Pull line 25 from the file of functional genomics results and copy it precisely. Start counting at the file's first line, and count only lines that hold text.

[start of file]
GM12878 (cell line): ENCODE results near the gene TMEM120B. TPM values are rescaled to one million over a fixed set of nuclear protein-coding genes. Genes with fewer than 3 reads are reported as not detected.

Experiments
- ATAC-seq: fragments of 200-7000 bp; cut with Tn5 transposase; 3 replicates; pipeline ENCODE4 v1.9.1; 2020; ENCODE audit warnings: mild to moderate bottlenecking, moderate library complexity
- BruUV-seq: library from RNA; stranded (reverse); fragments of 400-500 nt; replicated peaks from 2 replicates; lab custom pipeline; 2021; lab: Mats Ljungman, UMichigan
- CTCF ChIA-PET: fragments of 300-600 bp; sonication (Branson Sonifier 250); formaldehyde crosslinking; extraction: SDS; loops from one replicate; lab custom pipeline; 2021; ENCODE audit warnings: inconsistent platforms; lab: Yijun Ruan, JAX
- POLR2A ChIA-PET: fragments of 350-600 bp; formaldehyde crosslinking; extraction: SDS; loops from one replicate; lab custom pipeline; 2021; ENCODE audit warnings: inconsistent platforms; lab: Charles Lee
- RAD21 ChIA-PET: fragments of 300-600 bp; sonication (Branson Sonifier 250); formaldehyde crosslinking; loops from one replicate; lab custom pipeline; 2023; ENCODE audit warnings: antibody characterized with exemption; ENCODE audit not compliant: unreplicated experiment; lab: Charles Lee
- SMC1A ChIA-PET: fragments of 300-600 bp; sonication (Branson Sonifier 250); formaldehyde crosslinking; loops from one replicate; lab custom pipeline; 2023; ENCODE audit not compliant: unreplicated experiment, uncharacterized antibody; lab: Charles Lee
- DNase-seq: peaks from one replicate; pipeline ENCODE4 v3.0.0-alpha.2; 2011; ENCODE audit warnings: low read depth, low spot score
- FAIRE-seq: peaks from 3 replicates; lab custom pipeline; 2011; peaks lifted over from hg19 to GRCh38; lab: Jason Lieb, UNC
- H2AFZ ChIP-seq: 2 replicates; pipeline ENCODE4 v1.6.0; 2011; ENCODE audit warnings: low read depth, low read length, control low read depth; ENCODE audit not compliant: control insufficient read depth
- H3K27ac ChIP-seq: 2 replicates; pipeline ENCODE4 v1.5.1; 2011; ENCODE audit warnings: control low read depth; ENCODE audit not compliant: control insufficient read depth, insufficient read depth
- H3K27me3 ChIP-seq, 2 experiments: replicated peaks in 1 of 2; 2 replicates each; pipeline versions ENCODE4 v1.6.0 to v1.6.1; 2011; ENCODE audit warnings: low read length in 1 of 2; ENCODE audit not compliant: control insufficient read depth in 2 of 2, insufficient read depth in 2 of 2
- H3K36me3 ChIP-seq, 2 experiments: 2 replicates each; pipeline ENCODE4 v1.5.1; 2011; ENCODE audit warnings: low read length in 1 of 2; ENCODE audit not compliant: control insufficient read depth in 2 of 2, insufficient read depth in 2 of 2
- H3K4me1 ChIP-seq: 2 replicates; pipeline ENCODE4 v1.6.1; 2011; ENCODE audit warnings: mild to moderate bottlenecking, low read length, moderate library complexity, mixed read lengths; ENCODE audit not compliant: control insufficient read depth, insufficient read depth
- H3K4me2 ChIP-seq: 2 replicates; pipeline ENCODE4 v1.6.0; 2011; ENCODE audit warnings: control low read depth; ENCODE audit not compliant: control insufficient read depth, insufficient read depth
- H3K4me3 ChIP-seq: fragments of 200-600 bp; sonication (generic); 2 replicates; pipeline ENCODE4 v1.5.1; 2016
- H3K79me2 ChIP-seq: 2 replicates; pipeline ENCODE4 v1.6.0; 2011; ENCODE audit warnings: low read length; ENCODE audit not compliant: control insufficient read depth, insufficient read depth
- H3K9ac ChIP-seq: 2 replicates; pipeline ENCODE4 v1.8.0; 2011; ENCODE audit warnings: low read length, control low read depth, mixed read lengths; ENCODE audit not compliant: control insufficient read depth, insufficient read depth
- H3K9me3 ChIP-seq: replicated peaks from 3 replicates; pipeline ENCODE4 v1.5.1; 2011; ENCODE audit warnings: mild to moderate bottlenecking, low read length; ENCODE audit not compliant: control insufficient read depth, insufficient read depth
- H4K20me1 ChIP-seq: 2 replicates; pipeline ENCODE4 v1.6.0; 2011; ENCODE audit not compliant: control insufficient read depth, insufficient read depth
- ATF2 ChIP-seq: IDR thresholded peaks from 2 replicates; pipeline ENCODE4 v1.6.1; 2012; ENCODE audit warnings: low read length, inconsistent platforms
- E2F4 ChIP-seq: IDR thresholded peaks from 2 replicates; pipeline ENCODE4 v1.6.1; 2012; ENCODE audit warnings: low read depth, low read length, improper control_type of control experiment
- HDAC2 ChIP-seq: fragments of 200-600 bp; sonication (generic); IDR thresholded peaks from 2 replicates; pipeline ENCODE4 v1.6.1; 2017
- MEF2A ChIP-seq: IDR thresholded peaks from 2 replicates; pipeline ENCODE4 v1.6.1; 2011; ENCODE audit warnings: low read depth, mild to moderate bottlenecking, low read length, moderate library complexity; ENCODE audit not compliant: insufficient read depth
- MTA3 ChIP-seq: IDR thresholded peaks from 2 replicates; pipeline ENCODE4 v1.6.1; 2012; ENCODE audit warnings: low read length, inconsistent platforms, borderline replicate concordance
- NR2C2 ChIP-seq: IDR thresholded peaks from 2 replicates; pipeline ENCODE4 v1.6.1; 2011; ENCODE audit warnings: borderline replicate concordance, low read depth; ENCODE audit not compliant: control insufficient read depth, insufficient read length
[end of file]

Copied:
- MEF2A ChIP-seq: IDR thresholded peaks from 2 replicates; pipeline ENCODE4 v1.6.1; 2011; ENCODE audit warnings: low read depth, mild to moderate bottlenecking, low read length, moderate library complexity; ENCODE audit not compliant: insufficient read depth